At the end of this post I will tag a few authors who will hopefully post about their writing process next week: Martin Langfield and Ken Layne. You can read about them and find links below.
Each of the authors will respond to the same four questions on the writing process below:
1. What am I working on?
I have been putting the “finishing touches” on my debut mystery novel, “Bad Citizen Corporation,” for several months now. I am lucky to have talented friends who are helping me edit and revise.
I have also been writing a series of short stories based on some of the same characters from the novel. I believe (hope?) that creating these backstories for my characters will help me flesh out their personalities in the novel.
I am stoked to announce that Akashic Books has agreed to publish one of my short stories, “Swinging Party,” as part of the “Mondays Are Murder” short fiction series in August.
2. How does my work differ from others of its genre?
My writing draws heavily on my experiences growing up in Southern California, and my life as a rock musician. I have met a lot of colorful characters in unique situations. When everything is working properly, the dual filters of a faulty memory and vivid imagination help me twist those experiences into a leaping off point for my fiction.
3. Why do I write what I do?
I want to write because I love to read.
My fascination with fiction started in my late teens, mostly thanks to Kurt Vonnegut, Raymond Chandler and Charles Bukowski. In the last five years I have really fallen for crime/detective/mystery fiction by Ian Rankin, Jo Nesbo, Arnaldur Indridason and others. Also, rock biographies and dystopian YA.
4. How does my writing process work?
I wrote my first novel a decade ago (mercifully unpublished) and it was a manic dash from word one to word 120,000. Then I talked about writing a second novel for nine years. Then I sat down and actually wrote a second novel for a year.
With “Bad Citizen Corporation” I started by creating a timeline of events and brief character sketches. The events in the novel morphed and changed, and the characters evolved, but I found it helpful to understand the basic parameters of the universe I was attempting to create.
My editing strategy has been to transfer the story from my head to the page before making several revisions myself. Then I let the people around me provide feedback about what is and isn’t working. Sometimes that process means giving the manuscript a rest for a week or two myself, and then reviewing it again with fresh eyes and a new perspective.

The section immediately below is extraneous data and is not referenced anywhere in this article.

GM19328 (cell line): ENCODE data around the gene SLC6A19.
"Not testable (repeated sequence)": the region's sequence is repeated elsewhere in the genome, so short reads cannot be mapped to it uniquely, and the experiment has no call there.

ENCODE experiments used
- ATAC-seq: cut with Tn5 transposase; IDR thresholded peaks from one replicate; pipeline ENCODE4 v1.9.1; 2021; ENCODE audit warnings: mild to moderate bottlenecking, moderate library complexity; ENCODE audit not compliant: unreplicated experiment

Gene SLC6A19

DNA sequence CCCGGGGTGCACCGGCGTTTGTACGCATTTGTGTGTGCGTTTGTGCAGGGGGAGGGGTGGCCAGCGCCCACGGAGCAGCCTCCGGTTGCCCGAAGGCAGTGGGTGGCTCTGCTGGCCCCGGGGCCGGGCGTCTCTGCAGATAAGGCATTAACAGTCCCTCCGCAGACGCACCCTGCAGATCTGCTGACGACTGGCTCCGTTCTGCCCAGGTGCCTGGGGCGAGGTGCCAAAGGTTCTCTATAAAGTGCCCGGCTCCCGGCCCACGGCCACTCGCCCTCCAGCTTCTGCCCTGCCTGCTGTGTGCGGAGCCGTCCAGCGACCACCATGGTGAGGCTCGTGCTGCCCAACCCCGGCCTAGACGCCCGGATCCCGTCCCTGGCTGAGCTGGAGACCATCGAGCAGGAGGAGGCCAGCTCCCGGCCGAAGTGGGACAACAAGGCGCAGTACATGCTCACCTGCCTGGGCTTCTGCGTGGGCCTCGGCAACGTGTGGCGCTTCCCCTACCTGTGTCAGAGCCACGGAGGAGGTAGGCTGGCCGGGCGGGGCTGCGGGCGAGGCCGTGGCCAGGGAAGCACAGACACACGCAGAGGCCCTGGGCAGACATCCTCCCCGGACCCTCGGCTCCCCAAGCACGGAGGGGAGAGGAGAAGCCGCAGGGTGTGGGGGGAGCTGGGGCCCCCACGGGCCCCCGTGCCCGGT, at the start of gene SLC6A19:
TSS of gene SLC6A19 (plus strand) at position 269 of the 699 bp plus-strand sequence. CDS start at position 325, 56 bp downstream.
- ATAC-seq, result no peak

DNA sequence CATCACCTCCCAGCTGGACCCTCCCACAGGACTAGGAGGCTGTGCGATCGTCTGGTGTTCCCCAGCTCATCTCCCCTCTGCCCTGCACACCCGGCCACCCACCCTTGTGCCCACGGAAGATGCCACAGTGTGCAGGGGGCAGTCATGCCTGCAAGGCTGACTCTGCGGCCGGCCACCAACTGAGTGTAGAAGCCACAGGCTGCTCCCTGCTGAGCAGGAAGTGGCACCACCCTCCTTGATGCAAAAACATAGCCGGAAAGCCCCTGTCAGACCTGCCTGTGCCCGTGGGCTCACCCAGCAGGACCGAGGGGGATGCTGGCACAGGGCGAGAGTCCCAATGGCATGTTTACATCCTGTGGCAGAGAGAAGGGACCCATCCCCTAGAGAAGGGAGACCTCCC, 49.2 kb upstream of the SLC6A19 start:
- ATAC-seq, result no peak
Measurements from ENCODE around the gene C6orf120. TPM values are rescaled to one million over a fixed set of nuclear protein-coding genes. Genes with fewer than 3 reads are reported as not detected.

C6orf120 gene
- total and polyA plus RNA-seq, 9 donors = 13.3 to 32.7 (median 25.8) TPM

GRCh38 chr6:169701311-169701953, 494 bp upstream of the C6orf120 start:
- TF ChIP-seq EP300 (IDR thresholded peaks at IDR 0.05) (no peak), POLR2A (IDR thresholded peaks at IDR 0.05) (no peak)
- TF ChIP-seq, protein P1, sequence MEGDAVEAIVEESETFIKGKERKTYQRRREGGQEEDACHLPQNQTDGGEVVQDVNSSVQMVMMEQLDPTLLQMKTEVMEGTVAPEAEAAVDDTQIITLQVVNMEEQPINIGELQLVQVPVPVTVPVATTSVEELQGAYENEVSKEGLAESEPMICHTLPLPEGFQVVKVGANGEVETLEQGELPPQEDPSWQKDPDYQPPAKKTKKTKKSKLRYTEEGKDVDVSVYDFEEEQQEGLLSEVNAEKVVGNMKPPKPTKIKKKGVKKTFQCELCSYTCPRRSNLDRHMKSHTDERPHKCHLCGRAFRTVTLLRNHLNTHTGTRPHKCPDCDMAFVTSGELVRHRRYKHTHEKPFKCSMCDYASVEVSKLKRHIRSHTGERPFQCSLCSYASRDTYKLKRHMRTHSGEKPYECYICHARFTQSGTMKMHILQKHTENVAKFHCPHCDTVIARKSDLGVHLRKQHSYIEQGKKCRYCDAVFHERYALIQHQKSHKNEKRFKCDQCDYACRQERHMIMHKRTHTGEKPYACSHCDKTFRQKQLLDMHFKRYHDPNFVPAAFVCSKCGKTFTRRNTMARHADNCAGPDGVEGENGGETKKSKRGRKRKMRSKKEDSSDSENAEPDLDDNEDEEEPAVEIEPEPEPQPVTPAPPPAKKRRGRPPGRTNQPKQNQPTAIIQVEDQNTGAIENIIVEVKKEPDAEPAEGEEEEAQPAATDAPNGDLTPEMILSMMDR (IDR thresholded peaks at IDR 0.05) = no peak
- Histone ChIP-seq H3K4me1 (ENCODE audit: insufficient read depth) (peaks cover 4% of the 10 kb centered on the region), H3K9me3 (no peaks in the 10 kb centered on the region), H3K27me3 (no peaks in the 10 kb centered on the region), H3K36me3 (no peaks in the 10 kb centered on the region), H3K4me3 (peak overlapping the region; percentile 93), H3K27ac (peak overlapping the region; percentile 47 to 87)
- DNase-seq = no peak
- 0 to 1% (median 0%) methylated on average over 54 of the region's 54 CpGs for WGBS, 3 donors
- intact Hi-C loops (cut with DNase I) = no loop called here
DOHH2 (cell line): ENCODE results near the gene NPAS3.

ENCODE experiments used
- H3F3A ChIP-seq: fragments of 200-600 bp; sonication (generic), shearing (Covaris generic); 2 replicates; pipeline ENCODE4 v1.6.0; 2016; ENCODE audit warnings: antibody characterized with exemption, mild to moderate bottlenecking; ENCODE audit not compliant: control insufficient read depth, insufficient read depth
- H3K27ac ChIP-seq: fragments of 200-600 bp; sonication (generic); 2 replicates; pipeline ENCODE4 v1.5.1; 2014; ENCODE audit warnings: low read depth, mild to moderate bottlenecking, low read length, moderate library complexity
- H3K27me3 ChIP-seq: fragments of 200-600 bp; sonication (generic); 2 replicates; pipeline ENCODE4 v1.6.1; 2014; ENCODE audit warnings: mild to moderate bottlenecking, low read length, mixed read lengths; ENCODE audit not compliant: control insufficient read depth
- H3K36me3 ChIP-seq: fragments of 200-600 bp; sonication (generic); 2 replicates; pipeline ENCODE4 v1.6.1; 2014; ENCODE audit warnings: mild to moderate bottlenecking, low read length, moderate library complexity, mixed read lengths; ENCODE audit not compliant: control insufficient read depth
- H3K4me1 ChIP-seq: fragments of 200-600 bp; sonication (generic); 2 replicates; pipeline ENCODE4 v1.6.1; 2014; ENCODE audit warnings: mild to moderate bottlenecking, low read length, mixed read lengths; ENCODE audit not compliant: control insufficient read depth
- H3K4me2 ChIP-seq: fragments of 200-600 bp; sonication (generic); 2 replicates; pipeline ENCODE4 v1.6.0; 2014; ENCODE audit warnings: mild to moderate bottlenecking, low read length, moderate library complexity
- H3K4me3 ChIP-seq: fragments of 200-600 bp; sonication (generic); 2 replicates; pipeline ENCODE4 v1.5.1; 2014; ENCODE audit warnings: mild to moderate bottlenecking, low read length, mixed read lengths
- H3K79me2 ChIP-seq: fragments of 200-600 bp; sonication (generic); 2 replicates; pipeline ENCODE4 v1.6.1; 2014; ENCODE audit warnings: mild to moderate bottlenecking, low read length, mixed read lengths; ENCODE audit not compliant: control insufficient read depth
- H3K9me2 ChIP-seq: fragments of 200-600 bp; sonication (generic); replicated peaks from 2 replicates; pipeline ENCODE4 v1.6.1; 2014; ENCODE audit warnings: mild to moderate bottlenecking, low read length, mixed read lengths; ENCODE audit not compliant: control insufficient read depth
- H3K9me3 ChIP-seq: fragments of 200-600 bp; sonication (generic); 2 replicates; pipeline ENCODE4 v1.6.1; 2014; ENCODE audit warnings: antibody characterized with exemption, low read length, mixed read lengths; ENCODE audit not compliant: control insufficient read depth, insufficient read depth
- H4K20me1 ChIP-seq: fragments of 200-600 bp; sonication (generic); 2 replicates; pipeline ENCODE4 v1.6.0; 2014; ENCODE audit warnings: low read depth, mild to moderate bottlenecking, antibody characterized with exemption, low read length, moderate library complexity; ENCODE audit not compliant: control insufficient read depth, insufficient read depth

For short stories I tend to fly by the seat of my pants, usually starting with a hook and building around it.
Here are the authors for next week:
Martin Langfield is the British author of two genre-bending thrillers about alchemy, time and loss, “The Malice Box” and “The Secret Fire.” Young adults around the world especially like his work. He has been a foreign correspondent and editor with Reuters since 1987, reporting from El Salvador, Nicaragua, Mexico, Peru, Cuba, Madrid, Miami and London. He now works with the company’s Breakingviews commentary team. Martin majored in French and Spanish languages and literature at Cambridge University before studying indigenous literature in Mexico for a year. He has also worked as a drummer and an English teacher. He lives in New York.
Ken Layne has edited and written for many publications, including The Awl, Wonkette, Gawker, Tabloid.net, Sploid, Prognosis, UPI, and the LA Examiner.
About “Dignity”: A packet of hand-scrawled letters found in a stranger’s rucksack tells of self-sufficient communities growing from the ruins of California’s housing collapse and the global recession. In unfinished Mojave Desert housing tracts and foreclosure ghost towns on the raw edges of the chaotic cities of the West, people have gathered to grow their own food, school their own children and learn how to live without the poisons of gossip, greed, television, mobile phones and the Internet. Encouraged by an enigmatic wanderer known only as “B,” the communities thrive as more families and workers are discarded by an indifferent system. But this quiet revolution and its simple rituals cannot stay unnoticed for long, because the teachings of “B” threaten an entire structure of power and wealth dependent upon people toiling their lives away to buy things they don’t need.